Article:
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What are the 10 clauses of ISO 14001?

Caring for the environment and protecting the planets natural resources is not only the preferred strategy for ethical business, but also the essential course for ethical progress in the field of environmental protection generally.

With sustainability at the forefront of public consciousness, ISO 14001 has been developed to set the industry standard for universal Environmental Management Systems (EMS) at an international level. Demonstrating a commitment to upholding sustainable ethics, ISO 14001 certification aims to protect the environment and reduce waste.

Providing businesses with practical tools to manage their environmental responsibilities, the ISO 14000 requirements are defined by 10 different proactive sections to facilitate a Plan/Do/Check/Act management method. Differentiated by staged processes, clauses 1-6 relate to the plan, 7-8 relate to action, and clauses 9 and 10 relate to the check and act stages respectively. To become fully ISO 14001 compliant, these ten stages must be understood and successfully implemented.

1. Scope

This predetermines the remit of the proposed EMS . To remain congruent with a brand's environmental standards and ethics, there must be interlinking evidence to marry the common practice business with your aims and objectives. This sets the scene for the achievement of notably improved sustainability.

2. Normative references

Relating to an evaluative standard, this clause has been continually carried over from previous ISO’s to reflect known issues reflecting the maintenance of an order to the keep a Plan/Do/Check/Act management plan.

3. Terms & definitions

This section explains relevant terms and definitions. Divided into four categories, the section defines the appropriate terms and conditions for environmental protection. They include organisation and leadership, planning, support and operation, and performance evaluation and improvement.

4. Context of the organisation.

Each business faces its unique individual challenges. Environmental matters will differ in size and subject. Clause 4 recommends all mandatory regulations which require compliance be adhered to. A thorough assessment of any potential risks and complications should be explored at this stage of the development of the EMS.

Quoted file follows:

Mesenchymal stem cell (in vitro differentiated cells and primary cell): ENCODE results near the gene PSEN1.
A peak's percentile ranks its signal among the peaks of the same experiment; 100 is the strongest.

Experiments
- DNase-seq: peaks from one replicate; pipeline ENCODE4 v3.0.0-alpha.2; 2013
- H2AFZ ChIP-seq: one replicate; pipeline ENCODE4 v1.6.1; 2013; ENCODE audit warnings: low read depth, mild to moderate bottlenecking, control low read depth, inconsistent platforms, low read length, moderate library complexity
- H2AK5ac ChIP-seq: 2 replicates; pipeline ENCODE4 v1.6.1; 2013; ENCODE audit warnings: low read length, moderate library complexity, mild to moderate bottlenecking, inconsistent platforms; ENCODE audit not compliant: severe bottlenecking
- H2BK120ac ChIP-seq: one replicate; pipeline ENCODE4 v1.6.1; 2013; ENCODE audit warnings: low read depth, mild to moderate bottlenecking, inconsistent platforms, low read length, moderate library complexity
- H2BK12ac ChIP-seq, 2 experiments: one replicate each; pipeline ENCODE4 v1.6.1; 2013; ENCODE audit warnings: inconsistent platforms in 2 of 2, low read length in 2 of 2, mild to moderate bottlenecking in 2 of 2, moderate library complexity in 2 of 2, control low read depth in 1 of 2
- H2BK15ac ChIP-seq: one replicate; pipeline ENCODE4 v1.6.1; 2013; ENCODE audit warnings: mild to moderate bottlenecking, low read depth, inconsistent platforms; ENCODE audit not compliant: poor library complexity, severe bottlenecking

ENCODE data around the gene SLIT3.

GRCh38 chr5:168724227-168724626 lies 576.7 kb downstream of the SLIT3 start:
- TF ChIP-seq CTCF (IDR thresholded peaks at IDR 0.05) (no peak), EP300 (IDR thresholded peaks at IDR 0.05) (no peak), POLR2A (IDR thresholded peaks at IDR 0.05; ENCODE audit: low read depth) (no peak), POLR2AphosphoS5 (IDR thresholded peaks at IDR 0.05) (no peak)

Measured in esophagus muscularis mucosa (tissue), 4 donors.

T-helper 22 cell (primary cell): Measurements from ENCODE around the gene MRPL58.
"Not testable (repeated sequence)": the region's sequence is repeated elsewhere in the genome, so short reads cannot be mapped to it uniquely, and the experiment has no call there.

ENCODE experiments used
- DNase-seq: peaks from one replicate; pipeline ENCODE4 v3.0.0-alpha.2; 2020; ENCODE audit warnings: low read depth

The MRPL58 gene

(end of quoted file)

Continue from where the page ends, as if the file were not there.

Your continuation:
5. Leadership

Establishing strategies, as well as encouraging and monitoring progress towards shared goals and values are examples of strong leadership. Motivating staff to perform to the best of their ability, acting responsibly whilst respecting and adhering to a coherent EMS  is an integral characteristic of ISO standards. Managers also have a responsibility to uphold the quality, prolongation and continuity of the EMS and to Lead by example.

6. Planning

Productivity is maximised, facilitating effective decision making when the planning processes associated with ISO 14001, are made explicit. Conducting a balanced SWOT analysis will protect and progress a brands lifecycle and its EMS. Be clear about where you are going and develop the steps to determine how you will get there to ensure effective planning. 

7. Support

Organising adequate and effective support is a critical component of the ISO 14001, ensuring that sufficient resources are in place to streamline communication and standardise documentation to keep the EMS relevant.

8. Operation

Regular repeat assessment and evaluation of a brands carbon footprint and environmental impact is imperative to a successful EMS. From manufacturing, transportation and product disposal, tasks situated within the scope of the EMS require documentation to monitor environmental impact. Contingency plans are also required to account for unforeseen circumstances that could negatively impact upon the planet. These processes should incorporate solutions to the risks identified in Clause 6.

9. Performance evaluation

Establishing a robust process by which to regulate an EMS will facilitate reassessment and auditing of operations. A brand requires systematic management reviews to allow it to continually improve and progress.

10. Improvements

Aiming for sustained and progressive developments both internally and externally is critical to the success of environmental management. Dedication to improvement will highlight weaknesses and inconsistencies and facilitate the evolution of the organisation as a standard bearer for environmental protection.

 

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